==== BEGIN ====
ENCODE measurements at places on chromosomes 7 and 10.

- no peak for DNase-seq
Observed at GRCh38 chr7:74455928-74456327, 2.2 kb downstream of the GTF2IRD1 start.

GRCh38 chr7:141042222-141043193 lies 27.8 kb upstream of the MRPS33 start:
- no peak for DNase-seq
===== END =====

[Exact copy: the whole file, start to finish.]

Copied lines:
ENCODE measurements at places on chromosomes 7 and 10.

- no peak for DNase-seq
Observed at GRCh38 chr7:74455928-74456327, 2.2 kb downstream of the GTF2IRD1 start.

GRCh38 chr7:141042222-141043193 lies 27.8 kb upstream of the MRPS33 start:
- no peak for DNase-seq